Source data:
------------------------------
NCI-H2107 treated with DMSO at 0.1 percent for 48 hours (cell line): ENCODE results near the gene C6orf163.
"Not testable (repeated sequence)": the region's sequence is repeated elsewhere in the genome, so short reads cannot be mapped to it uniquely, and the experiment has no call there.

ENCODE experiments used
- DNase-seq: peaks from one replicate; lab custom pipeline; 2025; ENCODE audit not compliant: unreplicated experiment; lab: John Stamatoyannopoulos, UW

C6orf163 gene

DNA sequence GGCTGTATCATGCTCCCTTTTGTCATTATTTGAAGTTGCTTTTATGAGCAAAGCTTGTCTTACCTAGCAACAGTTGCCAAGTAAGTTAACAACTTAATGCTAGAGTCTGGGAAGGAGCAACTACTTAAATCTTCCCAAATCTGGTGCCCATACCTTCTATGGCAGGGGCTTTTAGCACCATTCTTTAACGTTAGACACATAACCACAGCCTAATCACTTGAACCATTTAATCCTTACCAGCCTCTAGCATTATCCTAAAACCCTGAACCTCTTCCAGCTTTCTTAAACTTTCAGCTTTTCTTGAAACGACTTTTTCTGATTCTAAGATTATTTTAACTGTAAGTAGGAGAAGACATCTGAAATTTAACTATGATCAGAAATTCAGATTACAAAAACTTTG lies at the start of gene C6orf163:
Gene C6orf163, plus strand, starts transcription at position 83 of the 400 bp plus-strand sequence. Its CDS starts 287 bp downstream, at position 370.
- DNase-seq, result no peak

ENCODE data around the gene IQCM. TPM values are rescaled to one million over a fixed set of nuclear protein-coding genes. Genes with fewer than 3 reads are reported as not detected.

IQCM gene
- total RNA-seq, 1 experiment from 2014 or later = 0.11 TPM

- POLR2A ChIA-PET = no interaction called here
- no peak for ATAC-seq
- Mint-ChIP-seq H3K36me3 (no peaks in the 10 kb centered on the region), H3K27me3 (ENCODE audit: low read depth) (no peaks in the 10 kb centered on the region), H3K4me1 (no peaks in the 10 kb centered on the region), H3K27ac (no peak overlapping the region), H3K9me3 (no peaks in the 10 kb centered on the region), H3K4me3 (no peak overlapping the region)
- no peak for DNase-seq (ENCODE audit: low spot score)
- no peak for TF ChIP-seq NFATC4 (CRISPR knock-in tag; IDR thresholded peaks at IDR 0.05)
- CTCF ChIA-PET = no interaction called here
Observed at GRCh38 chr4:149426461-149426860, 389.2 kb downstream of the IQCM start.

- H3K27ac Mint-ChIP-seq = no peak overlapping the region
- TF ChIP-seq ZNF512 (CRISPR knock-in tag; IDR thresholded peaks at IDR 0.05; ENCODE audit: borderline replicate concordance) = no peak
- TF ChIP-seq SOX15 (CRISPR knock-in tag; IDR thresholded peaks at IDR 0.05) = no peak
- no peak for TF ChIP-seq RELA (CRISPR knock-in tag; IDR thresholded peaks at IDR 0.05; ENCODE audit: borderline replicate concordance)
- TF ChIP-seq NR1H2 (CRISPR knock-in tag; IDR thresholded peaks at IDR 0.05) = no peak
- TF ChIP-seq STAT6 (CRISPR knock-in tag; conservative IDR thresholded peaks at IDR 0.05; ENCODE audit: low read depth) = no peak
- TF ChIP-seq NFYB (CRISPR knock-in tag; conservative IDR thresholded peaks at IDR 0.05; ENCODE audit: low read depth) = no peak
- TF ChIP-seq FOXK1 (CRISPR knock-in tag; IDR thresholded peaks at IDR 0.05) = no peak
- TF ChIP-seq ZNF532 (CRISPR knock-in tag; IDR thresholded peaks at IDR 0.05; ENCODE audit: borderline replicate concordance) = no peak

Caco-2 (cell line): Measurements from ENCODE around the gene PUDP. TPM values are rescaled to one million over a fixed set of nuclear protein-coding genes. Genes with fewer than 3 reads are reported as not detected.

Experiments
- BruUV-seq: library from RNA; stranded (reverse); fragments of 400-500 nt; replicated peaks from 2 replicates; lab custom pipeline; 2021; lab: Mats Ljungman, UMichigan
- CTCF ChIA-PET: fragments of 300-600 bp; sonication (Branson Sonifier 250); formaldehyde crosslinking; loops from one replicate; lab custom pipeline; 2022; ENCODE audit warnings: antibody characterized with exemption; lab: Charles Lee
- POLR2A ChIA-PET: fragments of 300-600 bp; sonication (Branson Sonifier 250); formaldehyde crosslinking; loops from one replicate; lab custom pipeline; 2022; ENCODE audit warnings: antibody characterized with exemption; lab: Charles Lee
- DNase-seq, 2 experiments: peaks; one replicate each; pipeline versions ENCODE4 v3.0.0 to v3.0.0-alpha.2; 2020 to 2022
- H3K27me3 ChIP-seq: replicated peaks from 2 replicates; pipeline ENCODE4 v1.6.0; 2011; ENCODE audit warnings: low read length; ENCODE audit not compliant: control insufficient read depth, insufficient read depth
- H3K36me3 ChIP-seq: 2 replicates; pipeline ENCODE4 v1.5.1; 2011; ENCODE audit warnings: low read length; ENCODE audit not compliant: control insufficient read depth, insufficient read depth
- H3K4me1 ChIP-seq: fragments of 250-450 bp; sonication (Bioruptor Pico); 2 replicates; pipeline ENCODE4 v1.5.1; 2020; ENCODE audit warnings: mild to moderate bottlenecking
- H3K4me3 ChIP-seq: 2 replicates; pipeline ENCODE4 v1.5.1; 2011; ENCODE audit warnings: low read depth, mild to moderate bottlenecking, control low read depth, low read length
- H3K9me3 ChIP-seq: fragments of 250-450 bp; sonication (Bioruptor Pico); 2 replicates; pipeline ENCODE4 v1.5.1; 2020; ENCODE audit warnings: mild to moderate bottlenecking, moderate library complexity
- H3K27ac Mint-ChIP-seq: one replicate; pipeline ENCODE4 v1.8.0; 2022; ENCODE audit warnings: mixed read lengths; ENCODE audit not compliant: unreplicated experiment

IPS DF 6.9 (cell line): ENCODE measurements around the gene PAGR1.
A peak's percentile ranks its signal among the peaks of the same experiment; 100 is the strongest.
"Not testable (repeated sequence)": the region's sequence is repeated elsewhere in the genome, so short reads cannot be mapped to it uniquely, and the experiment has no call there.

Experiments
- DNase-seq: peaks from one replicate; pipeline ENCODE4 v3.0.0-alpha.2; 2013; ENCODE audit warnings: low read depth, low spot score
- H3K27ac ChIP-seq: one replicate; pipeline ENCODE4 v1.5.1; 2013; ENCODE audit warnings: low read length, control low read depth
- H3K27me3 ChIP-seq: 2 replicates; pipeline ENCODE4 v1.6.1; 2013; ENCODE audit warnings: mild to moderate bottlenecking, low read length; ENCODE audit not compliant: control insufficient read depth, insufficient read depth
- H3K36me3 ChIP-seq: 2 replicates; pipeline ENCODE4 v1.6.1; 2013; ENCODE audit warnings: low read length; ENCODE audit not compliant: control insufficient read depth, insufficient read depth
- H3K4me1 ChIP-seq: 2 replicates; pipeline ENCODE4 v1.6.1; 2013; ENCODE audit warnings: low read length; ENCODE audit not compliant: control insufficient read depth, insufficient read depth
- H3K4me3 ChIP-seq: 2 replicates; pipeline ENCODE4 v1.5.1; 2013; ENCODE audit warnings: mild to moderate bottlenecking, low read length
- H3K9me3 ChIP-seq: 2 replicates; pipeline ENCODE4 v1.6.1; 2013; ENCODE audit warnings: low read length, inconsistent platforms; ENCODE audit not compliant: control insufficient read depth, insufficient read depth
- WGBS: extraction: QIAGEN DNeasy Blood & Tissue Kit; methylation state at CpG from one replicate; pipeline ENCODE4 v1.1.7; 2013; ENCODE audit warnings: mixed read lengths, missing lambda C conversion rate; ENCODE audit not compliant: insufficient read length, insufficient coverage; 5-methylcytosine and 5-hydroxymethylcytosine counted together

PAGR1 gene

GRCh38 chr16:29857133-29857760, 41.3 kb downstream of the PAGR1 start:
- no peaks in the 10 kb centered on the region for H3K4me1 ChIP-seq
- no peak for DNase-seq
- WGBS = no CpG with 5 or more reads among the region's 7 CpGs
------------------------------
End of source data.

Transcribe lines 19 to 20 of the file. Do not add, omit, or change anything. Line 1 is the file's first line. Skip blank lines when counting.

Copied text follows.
- H3K27ac Mint-ChIP-seq = no peak overlapping the region
- TF ChIP-seq ZNF512 (CRISPR knock-in tag; IDR thresholded peaks at IDR 0.05; ENCODE audit: borderline replicate concordance) = no peak